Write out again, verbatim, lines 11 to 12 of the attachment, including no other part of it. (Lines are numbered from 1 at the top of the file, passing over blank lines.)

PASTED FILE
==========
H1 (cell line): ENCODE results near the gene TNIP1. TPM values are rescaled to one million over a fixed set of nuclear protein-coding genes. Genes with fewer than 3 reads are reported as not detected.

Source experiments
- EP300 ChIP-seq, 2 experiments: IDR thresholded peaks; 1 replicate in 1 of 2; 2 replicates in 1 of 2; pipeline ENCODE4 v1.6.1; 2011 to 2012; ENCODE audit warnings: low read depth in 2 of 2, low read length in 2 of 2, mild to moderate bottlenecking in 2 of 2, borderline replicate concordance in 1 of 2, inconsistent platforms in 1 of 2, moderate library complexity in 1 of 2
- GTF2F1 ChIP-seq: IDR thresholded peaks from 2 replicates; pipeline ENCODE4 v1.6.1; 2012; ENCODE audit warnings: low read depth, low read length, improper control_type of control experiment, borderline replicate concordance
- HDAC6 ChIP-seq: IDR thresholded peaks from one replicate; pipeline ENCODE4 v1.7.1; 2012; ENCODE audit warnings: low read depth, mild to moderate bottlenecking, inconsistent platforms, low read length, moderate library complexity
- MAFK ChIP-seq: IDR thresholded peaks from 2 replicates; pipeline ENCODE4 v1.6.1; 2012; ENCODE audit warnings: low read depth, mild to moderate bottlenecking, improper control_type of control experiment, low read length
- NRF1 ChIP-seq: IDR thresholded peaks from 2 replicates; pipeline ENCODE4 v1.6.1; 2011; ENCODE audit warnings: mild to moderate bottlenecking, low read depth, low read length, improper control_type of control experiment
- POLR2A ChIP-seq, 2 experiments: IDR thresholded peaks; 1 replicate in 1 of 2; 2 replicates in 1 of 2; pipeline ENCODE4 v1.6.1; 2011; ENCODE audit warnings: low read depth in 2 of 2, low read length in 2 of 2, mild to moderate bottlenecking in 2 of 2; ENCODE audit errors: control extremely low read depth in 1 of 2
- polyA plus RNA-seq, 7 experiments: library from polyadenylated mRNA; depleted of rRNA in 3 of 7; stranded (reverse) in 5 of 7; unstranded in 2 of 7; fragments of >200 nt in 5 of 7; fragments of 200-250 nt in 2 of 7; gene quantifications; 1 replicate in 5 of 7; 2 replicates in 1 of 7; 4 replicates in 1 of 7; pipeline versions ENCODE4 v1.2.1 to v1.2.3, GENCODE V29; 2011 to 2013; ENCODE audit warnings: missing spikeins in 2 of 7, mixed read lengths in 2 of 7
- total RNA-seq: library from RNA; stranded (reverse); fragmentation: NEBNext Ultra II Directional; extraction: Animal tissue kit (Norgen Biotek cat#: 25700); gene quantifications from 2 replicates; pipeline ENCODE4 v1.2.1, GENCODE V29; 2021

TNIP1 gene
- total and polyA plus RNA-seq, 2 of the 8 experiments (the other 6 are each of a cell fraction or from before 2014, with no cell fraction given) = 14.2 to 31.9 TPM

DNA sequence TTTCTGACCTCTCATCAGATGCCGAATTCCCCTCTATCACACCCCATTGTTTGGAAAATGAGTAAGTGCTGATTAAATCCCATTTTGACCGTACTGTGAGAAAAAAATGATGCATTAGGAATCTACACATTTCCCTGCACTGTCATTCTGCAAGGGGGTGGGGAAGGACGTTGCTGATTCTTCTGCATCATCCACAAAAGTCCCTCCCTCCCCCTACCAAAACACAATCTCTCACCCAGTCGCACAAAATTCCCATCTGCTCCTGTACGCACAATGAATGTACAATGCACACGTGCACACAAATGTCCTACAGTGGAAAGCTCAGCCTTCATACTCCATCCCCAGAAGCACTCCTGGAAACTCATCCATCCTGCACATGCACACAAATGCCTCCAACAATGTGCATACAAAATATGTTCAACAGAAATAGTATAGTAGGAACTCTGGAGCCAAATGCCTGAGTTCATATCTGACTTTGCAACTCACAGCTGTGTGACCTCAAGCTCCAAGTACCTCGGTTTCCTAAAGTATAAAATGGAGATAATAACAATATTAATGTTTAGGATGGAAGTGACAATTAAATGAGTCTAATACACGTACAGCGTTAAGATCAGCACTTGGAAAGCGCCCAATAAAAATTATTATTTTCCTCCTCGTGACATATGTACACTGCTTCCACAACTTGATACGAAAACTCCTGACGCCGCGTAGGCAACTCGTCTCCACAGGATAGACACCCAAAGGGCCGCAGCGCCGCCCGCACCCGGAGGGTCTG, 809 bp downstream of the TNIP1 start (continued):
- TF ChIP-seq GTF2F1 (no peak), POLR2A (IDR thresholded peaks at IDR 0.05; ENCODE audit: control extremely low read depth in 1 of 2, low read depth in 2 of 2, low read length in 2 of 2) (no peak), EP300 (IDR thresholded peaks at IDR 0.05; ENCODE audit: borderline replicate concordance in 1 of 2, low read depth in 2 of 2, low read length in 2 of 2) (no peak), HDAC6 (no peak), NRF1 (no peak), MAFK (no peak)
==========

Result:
TNIP1 gene
- total and polyA plus RNA-seq, 2 of the 8 experiments (the other 6 are each of a cell fraction or from before 2014, with no cell fraction given) = 14.2 to 31.9 TPM